One of our goals that we have is to make it so that you have just as good of a chance to build a good game if you’re a standalone game shop as if you’re a part of a bigger conglomerate, like Zynga or EA. That is a long term thing, to make sure the market stays competitive around this. CrowdStar has grown pretty quickly in the last 6 months, from very small to now pretty big. That to me shows that it’s definitely not a one company market, and that’s what we’re looking for. A lot of what we’re working on is can a small company succeed in the space.
What do you think about how big the games business has become on the platform? You told me a couple of years ago soon after the Platform launched that you weren’t really thinking about games when you built the Platform.
I was surprised, I was surprised about games. I had a conversation with some folks at Apple at one point, and they were surprised that games was the big thing on the iPhone too. I also heard anecdotally that the people making the first PC operating systems were surprised that games were that big too. So I think people build platforms for utilitarian purposes and then get surprised that games are a killer app, so I don’t think it’s uncommon. But clearly a lot of people like them.
Someone once wrote that I don’t like games, and I think that’s pretty silly. I don’t spend a lot of time playing games myself, but it’s really cool as a first proof example of an industry that’s getting completely disrupted by the whole social movement. All the dynamics of how you play the game, getting neighbors, trade with people, do tasks with people to more efficiently use your resources. It’s the first place where someone completely wove in social dynamics into the dynamics of the industry, and it works really well. The early games like Jetman and Boggle and things like that weren’t that social, but now when you hear gaming companies talk about the next generation of games that they’re creating, everything is about integrating the social stuff more and more deeply into the game.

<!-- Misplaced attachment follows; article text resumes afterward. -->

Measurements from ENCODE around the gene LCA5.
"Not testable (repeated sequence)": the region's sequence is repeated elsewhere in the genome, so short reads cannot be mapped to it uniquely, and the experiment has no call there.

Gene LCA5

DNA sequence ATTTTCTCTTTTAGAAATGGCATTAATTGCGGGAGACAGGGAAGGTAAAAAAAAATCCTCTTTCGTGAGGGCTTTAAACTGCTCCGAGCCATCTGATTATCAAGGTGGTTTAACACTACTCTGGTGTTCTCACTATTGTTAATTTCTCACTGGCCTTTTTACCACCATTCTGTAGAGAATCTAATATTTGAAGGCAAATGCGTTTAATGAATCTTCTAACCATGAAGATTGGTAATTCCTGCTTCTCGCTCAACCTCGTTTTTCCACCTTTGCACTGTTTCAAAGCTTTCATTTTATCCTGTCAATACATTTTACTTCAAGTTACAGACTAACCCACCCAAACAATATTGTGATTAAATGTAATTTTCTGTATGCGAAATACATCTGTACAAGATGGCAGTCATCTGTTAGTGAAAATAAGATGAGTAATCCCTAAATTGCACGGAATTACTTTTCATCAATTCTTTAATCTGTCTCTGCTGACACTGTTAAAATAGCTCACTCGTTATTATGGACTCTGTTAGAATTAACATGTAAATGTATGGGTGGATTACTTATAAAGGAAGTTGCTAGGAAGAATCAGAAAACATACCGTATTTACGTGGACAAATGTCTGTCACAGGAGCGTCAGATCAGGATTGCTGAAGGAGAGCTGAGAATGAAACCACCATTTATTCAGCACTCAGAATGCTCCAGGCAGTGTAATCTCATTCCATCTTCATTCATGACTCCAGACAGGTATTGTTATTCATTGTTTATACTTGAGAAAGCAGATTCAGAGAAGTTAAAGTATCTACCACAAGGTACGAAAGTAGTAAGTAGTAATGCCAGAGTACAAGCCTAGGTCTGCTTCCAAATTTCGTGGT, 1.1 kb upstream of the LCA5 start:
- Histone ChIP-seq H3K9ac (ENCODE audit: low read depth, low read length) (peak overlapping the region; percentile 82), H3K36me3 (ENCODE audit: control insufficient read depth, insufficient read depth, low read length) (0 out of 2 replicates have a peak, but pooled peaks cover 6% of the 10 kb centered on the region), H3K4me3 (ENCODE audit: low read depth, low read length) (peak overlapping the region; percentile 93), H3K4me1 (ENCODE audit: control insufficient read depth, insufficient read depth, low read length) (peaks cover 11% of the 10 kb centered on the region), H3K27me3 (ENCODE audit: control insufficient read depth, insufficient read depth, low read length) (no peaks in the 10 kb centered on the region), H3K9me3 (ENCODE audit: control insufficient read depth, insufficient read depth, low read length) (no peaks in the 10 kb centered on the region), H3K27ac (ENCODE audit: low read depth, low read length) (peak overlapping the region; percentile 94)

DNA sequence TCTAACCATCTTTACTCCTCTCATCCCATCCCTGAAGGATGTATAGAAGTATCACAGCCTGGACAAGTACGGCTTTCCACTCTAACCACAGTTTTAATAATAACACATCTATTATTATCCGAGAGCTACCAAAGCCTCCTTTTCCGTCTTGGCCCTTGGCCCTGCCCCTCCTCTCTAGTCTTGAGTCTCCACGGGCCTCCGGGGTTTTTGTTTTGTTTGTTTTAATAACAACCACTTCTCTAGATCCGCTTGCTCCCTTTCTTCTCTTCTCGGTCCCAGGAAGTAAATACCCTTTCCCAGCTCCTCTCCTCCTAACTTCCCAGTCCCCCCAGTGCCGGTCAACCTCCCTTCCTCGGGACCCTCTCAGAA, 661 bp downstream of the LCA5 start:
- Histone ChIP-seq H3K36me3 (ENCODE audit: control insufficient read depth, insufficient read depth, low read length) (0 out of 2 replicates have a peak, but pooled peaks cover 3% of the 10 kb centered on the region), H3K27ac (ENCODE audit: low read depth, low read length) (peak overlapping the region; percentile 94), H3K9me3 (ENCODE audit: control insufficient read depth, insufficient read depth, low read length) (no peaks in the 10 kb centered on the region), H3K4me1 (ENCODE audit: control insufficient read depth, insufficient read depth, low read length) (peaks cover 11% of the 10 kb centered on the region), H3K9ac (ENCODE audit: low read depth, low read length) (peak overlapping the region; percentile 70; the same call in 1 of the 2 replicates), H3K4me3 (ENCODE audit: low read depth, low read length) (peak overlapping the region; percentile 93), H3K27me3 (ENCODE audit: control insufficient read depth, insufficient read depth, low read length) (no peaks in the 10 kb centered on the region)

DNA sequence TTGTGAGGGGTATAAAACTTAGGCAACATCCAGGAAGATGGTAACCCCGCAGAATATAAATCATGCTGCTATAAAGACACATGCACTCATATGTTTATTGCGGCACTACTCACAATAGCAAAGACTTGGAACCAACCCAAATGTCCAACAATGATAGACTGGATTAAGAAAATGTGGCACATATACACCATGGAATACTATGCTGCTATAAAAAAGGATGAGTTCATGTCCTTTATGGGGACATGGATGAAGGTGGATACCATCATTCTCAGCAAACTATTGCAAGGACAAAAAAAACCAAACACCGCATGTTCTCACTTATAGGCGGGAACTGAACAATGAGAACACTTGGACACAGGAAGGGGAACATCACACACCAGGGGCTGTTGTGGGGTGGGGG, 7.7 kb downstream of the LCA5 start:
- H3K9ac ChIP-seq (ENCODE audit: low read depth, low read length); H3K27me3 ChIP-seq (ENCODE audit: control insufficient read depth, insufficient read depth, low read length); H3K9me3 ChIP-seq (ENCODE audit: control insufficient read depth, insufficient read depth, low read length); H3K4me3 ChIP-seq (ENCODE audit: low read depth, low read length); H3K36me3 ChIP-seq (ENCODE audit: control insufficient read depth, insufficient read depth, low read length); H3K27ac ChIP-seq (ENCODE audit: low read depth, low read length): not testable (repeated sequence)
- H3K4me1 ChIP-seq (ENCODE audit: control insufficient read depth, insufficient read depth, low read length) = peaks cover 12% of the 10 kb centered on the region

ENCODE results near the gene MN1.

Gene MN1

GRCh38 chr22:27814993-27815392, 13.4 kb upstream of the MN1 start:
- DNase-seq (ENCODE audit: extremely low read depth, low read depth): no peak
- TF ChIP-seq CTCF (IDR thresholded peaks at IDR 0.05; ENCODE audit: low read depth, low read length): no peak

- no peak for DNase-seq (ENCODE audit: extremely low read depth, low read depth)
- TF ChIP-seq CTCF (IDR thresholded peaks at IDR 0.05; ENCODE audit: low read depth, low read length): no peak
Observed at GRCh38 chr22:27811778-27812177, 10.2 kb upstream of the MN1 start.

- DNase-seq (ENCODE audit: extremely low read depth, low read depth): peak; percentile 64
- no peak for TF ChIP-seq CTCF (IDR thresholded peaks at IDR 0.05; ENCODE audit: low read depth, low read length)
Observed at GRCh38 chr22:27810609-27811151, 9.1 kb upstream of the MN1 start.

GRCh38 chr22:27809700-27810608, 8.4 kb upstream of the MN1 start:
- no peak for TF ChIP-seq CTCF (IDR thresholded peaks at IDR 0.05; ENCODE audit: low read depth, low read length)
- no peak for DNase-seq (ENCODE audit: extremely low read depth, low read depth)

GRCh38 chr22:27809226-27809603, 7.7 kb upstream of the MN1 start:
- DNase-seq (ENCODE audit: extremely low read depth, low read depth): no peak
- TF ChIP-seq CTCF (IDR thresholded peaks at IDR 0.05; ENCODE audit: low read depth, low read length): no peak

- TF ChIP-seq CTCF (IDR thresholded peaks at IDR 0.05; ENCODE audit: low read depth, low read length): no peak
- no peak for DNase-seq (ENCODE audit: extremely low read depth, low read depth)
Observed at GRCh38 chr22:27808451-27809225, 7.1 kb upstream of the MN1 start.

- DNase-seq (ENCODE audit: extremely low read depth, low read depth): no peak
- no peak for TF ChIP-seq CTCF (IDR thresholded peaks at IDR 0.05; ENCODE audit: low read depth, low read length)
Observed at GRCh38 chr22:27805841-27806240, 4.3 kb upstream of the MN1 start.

Now, there are companies like Zynga, EA/Playfish, CrowdStar, but then there’s a Facebook version of Civilization as well, so it’s going in both directions. The Civ game is your traditional high quality game, but the big question there is whether they leverage social dynamics enough. The risk for them is that it might just end up being a good traditional game with very little social integration.
One of the questions that people I talk to have these days is what role Credits will have in the future of the company. How important is Credits in terms of your overall product priorities, do you think it will succeed, and how important will it be in terms of revenue?
It makes sense that there should be one currency. If I go play a CrowdStar game right now and get Credits there, I can’t go use those Credits in a Zynga game, so that kind of sucks. One of the biggest inefficiencies in buying virtual goods is all the friction of having to take your credit card out, so having one store of [virtual currency] that you can use everywhere is both good for users and good for all the apps.
The other thing about Credits from our business perspective is that payments and Credits is a significantly lower margin business than ads. Ads are 20%, 30%, 40%. A lot of people are skeptical of when we say we are doing this primarily for the developer ecosystem, but that’s really how we think about it. A lot of the apps so far are games, a lot of games monetize a lot better through virtual goods than through ads, and a big goal for us is to build this level ecosystem. So if Zynga or any one player can allow cross payments within their games, but that doesn’t extend to other games, then that ends up being a big barrier to entry for other startups. Making it so that there is one currency that people can take everywhere levels the playing field a bit, which is good.